Identification of the anaphase inhibitor Pds1/securin led to a greater understanding of how chromosome cohesion is maintained until anaphase in eukaryotes (47
). However, the viability of pds1
-null yeast and securin-null mammals (23
) indicated that cohesion is maintained in S phase independently of Pds1. Pds1 inhibits the protease Esp1, which cleaves the Mcd1/Scc1 component of cohesin. Maintenance of cohesion in S-phase pds1Δ
cells might be a fortuitous result of the reduced Esp1 activity (8
) and compromised nuclear import of Esp1 (25
) when Pds1 is not present. However, loss of cohesion occurs during S phase in pds1
-null cells under conditions of replication stress. Therefore, Pds1-independent mechanisms are required for cohesion when replication is perturbed.
Here we have described evidence that, in budding yeast, the S-phase cyclins Clb5 and Clb6 are important regulators of cohesion. A cohesion defect in clb5Δ clb6Δ cells was observed cytologically (separation of the newly replicated TRP1 loci) and biochemically (reduced abundance of Mcd1/Scc1-Myc at TRP1 and LYS4). Under conditions of replication stress (in HU), either a lack of Pds1 or a lack of Clb5 and Clb6 results in a cohesion defect. Thus, neither of these factors is sufficient when replication fork progression is perturbed. When both Pds1 and the cyclins are absent, cells lose cohesion in S phase even in the absence of the replication stress induced by HU. The consequences are aneuploidy and cell death. We also find that Cdc28-dependent phosphorylation of Pds1 is not required for cohesion in S phase. These data indicate that the function of Clb5 and Clb6 in promoting cohesion does not depend on Pds1 but rather constitutes a distinct mechanism.
Interestingly, we did not observe premature loss of cohesion at the TRP1
locus in clb5Δ clb6Δ
cells treated with HU and nocodazole. We also failed to observe premature loss of cohesion at the LYS4
locus and near the telomere of chromosome IV in clb5Δ clb6Δ
cells treated with HU alone. These experiments raised the possibility that prolonged spindle forces during S phase might pull the centromeric regions further apart, giving rise to the observed separation of the TRP1
loci. Counter to this possibility, in clb5Δ clb6Δ
mutants treated with HU, the mitotic spindle did not elongate until after S phase was completed, indicating that anaphase spindle forces are not prematurely initiated. More importantly, we observed comparably reduced abundances of chromosomal Mcd1/Scc1-Myc at TRP1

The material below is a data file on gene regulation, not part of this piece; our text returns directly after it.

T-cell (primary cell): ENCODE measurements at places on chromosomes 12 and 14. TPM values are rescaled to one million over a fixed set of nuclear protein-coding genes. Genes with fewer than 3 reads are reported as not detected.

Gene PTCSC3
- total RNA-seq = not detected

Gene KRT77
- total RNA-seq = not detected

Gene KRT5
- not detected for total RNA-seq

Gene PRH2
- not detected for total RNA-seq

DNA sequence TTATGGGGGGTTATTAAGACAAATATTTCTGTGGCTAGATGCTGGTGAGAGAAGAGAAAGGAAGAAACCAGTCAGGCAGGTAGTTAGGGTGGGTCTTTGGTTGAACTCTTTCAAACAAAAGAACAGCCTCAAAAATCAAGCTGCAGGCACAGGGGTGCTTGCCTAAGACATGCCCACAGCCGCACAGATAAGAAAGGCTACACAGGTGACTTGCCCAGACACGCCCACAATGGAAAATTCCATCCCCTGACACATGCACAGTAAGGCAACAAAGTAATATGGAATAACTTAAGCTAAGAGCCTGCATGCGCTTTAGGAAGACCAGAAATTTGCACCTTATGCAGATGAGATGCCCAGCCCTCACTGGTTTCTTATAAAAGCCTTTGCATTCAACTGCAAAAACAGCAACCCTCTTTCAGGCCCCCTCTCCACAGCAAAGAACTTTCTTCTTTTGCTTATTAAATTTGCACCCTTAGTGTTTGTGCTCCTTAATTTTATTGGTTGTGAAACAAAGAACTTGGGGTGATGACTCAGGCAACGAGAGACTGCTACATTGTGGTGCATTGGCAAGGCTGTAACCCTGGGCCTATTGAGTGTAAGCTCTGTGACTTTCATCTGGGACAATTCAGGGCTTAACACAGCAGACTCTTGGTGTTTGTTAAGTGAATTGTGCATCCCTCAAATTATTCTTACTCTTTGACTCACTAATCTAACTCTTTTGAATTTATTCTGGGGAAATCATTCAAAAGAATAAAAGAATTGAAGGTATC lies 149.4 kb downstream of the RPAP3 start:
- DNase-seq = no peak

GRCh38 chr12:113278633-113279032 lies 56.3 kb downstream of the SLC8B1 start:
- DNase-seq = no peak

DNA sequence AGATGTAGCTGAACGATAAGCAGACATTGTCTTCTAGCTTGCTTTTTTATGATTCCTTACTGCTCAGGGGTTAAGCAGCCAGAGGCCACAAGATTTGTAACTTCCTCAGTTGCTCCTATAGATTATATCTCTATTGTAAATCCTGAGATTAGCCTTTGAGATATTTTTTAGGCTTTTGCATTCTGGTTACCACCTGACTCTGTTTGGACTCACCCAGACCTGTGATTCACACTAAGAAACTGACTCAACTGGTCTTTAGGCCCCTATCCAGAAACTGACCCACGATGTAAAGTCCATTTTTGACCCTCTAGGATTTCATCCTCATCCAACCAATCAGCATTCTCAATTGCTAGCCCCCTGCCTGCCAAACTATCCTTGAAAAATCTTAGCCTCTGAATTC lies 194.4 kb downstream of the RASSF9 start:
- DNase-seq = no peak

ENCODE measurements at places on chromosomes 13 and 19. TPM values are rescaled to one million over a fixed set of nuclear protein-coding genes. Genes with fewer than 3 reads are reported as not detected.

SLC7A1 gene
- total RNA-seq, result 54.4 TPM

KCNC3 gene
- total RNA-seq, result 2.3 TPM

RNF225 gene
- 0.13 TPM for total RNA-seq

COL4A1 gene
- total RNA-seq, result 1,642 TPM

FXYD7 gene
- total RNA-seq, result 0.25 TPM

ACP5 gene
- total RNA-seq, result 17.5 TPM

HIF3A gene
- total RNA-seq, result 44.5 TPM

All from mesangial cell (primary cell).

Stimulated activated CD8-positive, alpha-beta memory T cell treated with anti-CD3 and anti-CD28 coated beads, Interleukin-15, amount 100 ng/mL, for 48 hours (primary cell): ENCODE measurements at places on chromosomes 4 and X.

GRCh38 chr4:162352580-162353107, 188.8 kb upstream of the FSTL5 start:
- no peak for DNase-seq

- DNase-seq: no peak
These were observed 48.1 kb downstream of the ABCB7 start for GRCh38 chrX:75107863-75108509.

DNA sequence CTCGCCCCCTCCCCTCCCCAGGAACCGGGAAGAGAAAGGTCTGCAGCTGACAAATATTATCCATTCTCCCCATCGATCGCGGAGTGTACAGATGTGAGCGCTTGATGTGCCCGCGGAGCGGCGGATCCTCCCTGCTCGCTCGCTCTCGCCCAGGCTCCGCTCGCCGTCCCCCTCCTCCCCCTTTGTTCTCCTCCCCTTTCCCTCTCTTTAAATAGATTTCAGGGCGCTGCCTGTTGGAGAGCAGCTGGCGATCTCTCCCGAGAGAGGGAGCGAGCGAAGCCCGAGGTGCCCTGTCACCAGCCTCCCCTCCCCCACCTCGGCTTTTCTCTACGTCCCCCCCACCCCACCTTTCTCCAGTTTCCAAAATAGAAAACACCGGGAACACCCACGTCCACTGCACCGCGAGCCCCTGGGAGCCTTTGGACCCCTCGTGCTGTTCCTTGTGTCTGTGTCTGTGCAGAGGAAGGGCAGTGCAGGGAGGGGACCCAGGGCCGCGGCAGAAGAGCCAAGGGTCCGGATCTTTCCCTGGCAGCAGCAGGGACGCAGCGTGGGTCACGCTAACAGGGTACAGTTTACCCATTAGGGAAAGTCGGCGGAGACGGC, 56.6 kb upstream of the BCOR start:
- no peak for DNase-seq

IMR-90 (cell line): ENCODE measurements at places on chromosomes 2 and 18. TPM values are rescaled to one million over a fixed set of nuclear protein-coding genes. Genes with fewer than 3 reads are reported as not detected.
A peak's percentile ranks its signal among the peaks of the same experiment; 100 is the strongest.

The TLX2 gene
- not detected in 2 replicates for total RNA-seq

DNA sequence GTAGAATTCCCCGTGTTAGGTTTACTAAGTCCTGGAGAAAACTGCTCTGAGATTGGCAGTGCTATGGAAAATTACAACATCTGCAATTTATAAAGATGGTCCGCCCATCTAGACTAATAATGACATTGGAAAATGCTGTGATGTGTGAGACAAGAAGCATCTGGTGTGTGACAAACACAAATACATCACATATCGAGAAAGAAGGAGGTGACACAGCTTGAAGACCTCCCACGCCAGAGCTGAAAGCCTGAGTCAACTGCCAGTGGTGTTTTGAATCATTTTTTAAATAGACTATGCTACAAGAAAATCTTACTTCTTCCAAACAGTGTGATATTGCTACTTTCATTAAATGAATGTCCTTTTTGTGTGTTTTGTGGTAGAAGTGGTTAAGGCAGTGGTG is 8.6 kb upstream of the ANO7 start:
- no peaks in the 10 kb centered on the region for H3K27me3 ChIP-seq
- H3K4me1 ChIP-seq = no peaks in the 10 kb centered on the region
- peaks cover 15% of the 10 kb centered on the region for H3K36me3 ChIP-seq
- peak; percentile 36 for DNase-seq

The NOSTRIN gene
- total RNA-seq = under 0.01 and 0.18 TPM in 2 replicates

in clb5Δ clb6Δ
cells treated with HU. Spindle forces are therefore not required for the cohesin deficiency in clb5Δ clb6Δ
cells because LYS4
is not subject to tension during S phase. Presumably, the lack of TRP1
separation in clb5Δ clb6Δ
cells treated with nocodazole and HU demonstrates that this cytological assay requires spindle force in order for the cohesion defect to be observed. The reduced abundance of Mcd1/Scc1-Myc on chromosomes in S-phase clb5Δ clb6Δ
cells is intriguing given a recent study which demonstrated that reduced levels of cohesin on replicating DNA slow down the replication forks (19
). This suggests that the prolonged DNA replication observed in clb5Δ clb6Δ
mutants might be a consequence of reduced chromosomal cohesin loading.
We also find that loss of cohesion does not occur in clb5Δ clb6Δ esp1
cells. However, we did not observe premature Mcd1/Scc1 cleavage in clb5Δ clb6Δ
cells, indicating that the cohesion defect is not due to premature Esp1 activation. Indeed, the Mcd1/Scc1 cleavage products were less abundant in clb5Δ clb6Δ
cells compared to wild-type cells. Mcd1/Scc1 cleavage occurs preferentially on the chromatin-associated pool of cohesin complexes (22
). The data are therefore consistent with our observation that Mcd1/Scc1 is less abundant on chromatin during S phase in clb5Δ clb6Δ
cells than in wild-type cells. Together the experiments suggest that the cohesin defect in clb5Δ clb6Δ
cells, and the reduced level of cleavage products, is due to a cohesin loading defect in early S phase. The cytological assay, observation of TRP1
locus separation, indicated a cohesion defect in the latter half of S phase. Since loss of cohesion required Esp1 and spindle tension, a model to explain these data is that the low level of chromosomal Mcd1/Scc1-Myc in clb5Δ clb6Δ
cells is sufficient for cohesion until later in S phase when Esp1 activity is increased and spindle forces contribute to pulling the locus apart. However, we cannot rule out the possibility that S-phase cyclins also act directly on Esp1, given that we were able to coprecipitate Esp1 in complexes with Cdc28 and Cks1.
In summary, we describe evidence that specific yeast S-phase cyclins promote loading of cohesin complexes onto chromatin in early S phase (D). In an unperturbed S phase, this mechanism acts in parallel with Pds1 to ensure cohesion is sufficient to hold sister chromatids together. When replication fork progression is stressed, both efficient cohesin loading (Clb5 and Clb6 function) and protection (Pds1 function) are required for cohesion.